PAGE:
Mario Stanley climbs his way to HBO Max

Mario Stanley is a Plano Rock Climbing coach and host of podcast "Sends and Suffers." Photo Lauren Allen
Mario Stanley is a Plano Rock Climbing coach and host of podcast "Sends and Suffers." Photo Lauren Allen

When Mario Stanley went looking for a date idea in college, he went the unconventional route and thought, “Why not rock climbing?” Though he didn’t expect it, Stanley fell in love that day — but not with the girl.

That date did not go well. Instead, Stanley found a sport that would change his career path from ministerial work to coaching rock climbing. 

Over a decade later, Stanley has climbed indoor facilities throughout the United States, along with legendary climbs around the world in Catalonia, Wadi Rum and throughout southern Jordan.

Last year, Stanley was invited to take part in an eight-episode HBO Max competition show for rock climbers called The Climb, where Stanley went against nine other amateur climbers for a chance to win $100,000 and a climbing contract.

Though Stanley dropped out of the competition in the third episode, the show encouraged him to keep climbing and seek new opportunities.

Aside from the show and Summit Plano, where Stanley works, he hosts a podcast called Sends and Suffers. It discusses the highs and lows of life during climbing trips, coaching and his outdoor adventures. 

Recently, Stanley co-founded a group called Beyond Climbing. The group formed after a customer came into Summit upset that the business wasn’t ADA-friendly. To address the concern, Stanley and the leadership team began inviting amputees, children in wheelchairs and others who may need extra help climbing the walls.

“We are simply trying to go beyond just climbing and meet people where they are at,” Stanley says. “I think that goes beyond the sport.”

Mario Stanley is a Plano Rock Climbing coach and host of podcast "Sends and Suffers." Photo Lauren Allen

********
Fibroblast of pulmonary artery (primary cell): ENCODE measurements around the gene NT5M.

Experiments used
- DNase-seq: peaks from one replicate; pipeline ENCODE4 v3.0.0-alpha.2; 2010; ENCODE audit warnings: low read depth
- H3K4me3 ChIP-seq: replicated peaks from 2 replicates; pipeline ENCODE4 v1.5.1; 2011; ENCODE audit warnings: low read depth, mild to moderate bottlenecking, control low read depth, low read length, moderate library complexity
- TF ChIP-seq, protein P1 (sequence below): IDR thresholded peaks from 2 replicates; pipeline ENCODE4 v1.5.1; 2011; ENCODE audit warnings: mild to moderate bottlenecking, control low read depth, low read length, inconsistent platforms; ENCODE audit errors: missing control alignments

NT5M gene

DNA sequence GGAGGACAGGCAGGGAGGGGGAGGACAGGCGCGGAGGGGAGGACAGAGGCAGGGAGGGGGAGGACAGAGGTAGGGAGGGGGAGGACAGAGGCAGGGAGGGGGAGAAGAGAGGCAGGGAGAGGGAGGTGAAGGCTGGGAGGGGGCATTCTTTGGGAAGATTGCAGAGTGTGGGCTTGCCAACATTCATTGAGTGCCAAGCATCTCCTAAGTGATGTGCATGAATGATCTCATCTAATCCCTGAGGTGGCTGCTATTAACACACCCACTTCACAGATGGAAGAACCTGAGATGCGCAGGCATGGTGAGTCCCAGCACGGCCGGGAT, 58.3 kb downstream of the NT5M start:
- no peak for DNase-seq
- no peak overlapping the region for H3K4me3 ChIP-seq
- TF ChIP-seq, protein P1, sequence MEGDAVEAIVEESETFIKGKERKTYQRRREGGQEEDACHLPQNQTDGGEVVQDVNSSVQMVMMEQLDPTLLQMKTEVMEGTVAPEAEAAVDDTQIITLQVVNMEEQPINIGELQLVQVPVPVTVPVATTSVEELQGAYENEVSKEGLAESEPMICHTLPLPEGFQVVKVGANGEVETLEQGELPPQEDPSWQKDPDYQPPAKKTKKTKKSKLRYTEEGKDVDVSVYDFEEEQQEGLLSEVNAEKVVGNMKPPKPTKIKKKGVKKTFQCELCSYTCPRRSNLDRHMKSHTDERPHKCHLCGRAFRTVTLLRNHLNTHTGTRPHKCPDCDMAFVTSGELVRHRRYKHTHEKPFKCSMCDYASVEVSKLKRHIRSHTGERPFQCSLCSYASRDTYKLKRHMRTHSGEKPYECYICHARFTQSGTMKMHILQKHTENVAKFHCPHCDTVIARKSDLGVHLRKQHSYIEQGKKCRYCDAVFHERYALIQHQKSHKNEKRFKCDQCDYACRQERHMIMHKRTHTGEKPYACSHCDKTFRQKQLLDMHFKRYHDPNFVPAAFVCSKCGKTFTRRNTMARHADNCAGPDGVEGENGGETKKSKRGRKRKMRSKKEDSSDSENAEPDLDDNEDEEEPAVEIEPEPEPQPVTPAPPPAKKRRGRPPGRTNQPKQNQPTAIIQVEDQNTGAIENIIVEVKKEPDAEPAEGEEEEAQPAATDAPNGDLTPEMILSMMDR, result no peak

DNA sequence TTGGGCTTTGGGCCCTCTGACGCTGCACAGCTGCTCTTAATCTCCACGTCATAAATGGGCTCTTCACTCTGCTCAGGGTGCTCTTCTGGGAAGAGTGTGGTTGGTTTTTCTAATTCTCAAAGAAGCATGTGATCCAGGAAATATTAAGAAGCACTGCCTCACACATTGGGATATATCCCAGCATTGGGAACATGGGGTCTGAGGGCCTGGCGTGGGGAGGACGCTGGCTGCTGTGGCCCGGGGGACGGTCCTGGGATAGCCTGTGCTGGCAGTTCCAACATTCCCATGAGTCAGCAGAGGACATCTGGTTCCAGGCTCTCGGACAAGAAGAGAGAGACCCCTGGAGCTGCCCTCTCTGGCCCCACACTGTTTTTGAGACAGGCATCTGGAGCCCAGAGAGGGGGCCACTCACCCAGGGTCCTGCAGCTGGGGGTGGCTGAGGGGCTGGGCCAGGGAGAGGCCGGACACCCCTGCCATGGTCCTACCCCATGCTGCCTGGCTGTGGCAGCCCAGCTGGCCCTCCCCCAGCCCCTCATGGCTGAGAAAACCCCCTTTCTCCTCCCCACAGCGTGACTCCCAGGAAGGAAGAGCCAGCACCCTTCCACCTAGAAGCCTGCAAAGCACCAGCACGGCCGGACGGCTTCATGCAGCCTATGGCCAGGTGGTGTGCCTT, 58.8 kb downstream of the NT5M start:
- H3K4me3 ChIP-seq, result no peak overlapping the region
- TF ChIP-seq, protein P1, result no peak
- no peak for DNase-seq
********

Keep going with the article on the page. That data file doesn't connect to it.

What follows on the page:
Mario Stanley is a Plano Rock Climbing coach and host of podcast “Sends and Suffers.” Photo Lauren Allen

How did you get into rock climbing?

Coming up through seminary and through all these different life changes, eventually I kept on going back to it as something that brought me a lot of joy. At one point, I just committed to volunteering at an old gym that doesn’t exist anymore. Shortly after, they offered me a job, and I started working for minimum wage. It was just something for me to do.

At some point, I met one of the managers of what was Dallas Rocks and is now Summit Dallas, and they offered me a job at the gym. From that moment, my career took off.

What made you want to stick with rock climbing after graduating from seminary?

Once I started coaching, that is where the world kind of lit up for me. I like working with kids. They make you realize that life is really not that serious.

When you think of Texas and rock climbing, I want you to think of me. I’ve kind of dedicated my life to making the sport easier for people to get into. I’m in the business of creating rock climbers and creating opportunities for beginner and intermediate rock climbers to get outside and get in here.

How has your seminary background helped you with rock climbing?

You’ve got to be someone’s friend first. And in order to be someone’s friend, you have to meet them where they are. Rock climbing is an inherently terrifying sport. If you’re bouldering, you’re supposed to fall on the ground. Or if you get on these rope climbs, you have to trust someone. It’s kind of beautiful honestly, where most people who really want to try this are going outside of their comfort zone. So they’ve already made the decision to put themselves in a vulnerable and compromising position. You are choosing to be brave. And I’m easing you into helping you be as brave as you can possibly be.

What was it like to be on an HBO Max show?

The Climb is an amazing show for the fact that it is beautiful, brilliant climbing around the world. I got to make friendships that last a lifetime. I still talk to these people regularly, almost every day. Granted, I didn’t win, but I tried my best to showcase and represent Texas the best way I could. The biggest thing I walked away with from that show is I learned another level of intimacy with 10 people I’d never met, and these 10 people are probably the cornerstone of a big portion of my climbing life now.

This interview has been edited for clarity and brevity.

Written By
More from Alyssa High
4 Instagrammable boba shops to support this AAPI Heritage Month
May is Asian American and Pacific Islander Heritage Month, and what better...
Read More
0 replies on “Mario Stanley climbs his way to HBO Max”